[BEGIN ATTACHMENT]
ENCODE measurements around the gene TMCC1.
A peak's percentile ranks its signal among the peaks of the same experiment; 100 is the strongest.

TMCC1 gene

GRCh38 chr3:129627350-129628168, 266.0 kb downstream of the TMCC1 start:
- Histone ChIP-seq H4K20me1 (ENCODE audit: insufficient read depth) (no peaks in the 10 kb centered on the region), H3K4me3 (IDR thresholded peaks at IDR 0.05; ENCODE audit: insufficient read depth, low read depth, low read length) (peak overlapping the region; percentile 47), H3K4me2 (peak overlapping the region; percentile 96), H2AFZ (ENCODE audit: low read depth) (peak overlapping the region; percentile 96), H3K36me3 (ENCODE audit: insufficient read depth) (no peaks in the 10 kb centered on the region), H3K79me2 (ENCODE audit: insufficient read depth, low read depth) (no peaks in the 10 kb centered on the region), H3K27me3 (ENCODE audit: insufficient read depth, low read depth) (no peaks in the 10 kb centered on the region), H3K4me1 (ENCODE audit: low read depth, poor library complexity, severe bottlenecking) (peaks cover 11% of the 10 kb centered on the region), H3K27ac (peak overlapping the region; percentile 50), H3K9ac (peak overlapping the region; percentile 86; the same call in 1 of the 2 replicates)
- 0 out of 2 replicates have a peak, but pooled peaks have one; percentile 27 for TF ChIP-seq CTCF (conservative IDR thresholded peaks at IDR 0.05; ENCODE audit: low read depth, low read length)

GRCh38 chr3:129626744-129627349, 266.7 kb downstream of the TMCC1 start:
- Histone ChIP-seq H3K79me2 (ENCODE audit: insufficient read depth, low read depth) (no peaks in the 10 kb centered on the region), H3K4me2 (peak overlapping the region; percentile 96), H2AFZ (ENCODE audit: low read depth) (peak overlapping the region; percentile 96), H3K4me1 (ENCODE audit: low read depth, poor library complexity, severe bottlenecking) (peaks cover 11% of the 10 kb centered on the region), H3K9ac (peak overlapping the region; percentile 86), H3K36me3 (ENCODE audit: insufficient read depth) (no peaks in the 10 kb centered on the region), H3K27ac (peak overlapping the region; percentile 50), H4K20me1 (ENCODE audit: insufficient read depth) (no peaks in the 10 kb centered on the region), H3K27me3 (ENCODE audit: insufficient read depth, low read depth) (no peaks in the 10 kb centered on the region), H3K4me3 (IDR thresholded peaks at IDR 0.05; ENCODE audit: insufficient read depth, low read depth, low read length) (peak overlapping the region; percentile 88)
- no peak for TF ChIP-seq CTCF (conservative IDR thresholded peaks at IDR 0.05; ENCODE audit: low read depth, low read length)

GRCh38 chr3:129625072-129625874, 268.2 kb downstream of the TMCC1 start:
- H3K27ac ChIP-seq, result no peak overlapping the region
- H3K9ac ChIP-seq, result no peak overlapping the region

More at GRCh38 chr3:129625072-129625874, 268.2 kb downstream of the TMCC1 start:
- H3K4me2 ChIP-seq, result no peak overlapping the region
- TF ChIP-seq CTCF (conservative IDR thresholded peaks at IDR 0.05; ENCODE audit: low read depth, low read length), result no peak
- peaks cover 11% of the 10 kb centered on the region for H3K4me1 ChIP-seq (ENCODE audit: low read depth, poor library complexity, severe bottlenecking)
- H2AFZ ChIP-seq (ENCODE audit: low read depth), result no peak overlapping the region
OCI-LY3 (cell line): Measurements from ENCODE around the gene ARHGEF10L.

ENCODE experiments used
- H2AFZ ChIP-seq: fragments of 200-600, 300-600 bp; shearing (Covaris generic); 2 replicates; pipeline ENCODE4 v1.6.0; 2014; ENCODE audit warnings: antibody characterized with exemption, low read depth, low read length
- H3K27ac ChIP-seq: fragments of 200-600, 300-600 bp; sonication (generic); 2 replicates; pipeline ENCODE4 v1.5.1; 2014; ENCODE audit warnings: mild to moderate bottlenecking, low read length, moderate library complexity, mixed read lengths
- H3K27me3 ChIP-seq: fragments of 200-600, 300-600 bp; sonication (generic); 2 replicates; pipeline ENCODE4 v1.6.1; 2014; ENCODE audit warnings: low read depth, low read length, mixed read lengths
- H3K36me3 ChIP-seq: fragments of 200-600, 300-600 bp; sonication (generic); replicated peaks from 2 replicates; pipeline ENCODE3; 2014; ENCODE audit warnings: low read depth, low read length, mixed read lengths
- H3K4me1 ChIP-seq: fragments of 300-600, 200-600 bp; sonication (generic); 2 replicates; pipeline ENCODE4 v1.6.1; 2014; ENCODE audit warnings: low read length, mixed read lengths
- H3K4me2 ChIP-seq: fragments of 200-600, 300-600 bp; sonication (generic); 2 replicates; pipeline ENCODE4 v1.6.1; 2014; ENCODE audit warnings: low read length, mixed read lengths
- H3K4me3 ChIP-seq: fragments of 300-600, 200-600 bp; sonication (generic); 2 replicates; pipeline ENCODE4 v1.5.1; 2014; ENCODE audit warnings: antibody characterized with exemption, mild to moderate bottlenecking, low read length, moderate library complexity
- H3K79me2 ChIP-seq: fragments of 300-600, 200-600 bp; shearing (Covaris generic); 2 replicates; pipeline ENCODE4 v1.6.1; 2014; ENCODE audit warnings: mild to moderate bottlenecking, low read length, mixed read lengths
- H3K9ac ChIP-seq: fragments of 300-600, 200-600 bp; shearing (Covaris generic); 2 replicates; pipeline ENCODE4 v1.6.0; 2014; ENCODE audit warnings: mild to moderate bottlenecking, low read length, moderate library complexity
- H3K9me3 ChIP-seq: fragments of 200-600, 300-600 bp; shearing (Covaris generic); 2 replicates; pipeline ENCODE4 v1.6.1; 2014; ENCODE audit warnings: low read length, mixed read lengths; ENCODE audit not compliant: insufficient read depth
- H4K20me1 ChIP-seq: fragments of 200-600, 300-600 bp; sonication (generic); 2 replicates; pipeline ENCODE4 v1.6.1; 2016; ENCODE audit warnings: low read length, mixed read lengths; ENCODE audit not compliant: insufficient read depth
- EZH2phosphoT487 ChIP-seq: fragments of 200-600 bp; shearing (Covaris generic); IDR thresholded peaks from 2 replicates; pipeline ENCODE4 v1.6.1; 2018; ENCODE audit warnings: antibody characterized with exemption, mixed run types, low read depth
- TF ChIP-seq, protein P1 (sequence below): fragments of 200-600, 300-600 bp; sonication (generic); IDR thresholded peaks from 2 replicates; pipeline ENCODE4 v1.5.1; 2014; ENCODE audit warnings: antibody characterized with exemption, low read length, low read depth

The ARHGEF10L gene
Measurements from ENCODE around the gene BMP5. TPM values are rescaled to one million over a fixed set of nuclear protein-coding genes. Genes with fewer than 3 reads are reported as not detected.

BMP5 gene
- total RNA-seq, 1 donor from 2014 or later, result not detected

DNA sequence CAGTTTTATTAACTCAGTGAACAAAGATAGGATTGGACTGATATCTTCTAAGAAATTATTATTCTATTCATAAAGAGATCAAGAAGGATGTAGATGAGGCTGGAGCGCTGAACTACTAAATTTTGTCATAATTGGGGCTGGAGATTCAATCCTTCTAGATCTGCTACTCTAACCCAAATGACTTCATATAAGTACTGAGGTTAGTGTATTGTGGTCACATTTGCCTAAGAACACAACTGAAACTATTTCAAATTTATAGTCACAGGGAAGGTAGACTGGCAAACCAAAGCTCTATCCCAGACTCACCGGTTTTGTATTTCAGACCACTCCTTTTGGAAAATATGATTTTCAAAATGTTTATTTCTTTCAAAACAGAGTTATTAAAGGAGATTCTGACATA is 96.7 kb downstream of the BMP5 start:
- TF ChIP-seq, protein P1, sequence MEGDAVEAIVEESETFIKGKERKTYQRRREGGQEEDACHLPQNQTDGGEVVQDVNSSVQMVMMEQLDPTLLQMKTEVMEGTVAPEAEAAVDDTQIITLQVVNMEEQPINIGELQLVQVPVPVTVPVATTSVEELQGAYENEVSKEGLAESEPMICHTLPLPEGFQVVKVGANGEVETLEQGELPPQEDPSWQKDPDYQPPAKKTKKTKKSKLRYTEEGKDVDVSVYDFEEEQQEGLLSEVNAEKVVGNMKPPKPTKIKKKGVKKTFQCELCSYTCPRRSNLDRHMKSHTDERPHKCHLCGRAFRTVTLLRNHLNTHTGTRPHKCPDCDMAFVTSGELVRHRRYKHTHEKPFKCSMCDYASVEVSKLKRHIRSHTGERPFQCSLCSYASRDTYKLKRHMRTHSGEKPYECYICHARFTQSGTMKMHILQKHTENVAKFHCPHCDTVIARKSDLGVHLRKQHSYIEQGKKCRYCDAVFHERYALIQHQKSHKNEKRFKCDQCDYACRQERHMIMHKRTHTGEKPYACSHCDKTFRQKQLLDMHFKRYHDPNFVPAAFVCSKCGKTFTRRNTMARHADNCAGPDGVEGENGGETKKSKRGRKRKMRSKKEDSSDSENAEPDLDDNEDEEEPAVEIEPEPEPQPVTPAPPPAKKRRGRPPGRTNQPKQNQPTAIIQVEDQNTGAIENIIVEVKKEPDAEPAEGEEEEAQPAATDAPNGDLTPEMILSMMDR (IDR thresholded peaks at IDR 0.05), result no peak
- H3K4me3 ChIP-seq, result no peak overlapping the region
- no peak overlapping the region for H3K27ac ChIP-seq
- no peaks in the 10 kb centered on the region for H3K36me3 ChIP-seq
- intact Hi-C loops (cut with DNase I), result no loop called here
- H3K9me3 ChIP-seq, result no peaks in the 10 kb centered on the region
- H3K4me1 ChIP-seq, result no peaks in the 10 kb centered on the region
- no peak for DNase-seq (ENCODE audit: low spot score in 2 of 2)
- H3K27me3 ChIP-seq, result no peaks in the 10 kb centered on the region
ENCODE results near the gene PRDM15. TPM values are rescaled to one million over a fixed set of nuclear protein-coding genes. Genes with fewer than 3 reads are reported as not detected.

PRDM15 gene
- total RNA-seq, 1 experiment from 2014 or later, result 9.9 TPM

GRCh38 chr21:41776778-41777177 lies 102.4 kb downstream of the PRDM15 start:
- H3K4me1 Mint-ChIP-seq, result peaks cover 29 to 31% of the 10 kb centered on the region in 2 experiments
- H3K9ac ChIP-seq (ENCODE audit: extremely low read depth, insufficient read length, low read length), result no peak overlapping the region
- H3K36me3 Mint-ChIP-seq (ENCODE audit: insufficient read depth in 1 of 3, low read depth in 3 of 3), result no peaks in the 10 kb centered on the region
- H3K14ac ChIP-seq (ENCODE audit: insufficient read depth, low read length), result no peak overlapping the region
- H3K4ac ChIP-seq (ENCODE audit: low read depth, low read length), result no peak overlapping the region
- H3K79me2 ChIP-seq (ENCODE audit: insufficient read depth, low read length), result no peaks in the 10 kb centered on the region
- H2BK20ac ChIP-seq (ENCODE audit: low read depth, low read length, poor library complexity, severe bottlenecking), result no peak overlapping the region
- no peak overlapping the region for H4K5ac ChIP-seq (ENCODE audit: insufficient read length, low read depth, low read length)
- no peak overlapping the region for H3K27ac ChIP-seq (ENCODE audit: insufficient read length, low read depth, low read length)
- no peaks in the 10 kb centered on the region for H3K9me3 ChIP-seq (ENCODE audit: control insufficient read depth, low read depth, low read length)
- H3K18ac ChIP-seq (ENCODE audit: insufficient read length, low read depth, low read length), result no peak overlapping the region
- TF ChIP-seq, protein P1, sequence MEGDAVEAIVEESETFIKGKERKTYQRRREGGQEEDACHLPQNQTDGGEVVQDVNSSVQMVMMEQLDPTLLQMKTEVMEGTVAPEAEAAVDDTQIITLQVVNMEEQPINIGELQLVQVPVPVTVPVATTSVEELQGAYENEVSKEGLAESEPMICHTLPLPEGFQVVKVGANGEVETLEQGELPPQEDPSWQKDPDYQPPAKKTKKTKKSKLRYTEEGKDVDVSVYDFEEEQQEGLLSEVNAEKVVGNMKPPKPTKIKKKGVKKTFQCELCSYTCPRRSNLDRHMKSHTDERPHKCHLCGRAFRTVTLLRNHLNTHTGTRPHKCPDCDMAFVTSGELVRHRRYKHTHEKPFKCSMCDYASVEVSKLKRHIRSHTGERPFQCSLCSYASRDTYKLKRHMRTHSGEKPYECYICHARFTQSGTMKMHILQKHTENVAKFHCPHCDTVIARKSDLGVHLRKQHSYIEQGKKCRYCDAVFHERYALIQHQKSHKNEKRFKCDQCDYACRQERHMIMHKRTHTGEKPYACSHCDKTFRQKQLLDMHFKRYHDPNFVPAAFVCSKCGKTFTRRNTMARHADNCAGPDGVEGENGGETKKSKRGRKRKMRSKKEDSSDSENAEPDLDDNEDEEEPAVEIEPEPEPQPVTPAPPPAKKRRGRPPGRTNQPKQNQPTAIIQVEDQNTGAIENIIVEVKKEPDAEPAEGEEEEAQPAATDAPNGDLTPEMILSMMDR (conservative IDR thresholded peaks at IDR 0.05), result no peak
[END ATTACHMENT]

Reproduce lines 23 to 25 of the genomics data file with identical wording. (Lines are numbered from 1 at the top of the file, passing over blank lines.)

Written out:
- H3K36me3 ChIP-seq: fragments of 200-600, 300-600 bp; sonication (generic); replicated peaks from 2 replicates; pipeline ENCODE3; 2014; ENCODE audit warnings: low read depth, low read length, mixed read lengths
- H3K4me1 ChIP-seq: fragments of 300-600, 200-600 bp; sonication (generic); 2 replicates; pipeline ENCODE4 v1.6.1; 2014; ENCODE audit warnings: low read length, mixed read lengths
- H3K4me2 ChIP-seq: fragments of 200-600, 300-600 bp; sonication (generic); 2 replicates; pipeline ENCODE4 v1.6.1; 2014; ENCODE audit warnings: low read length, mixed read lengths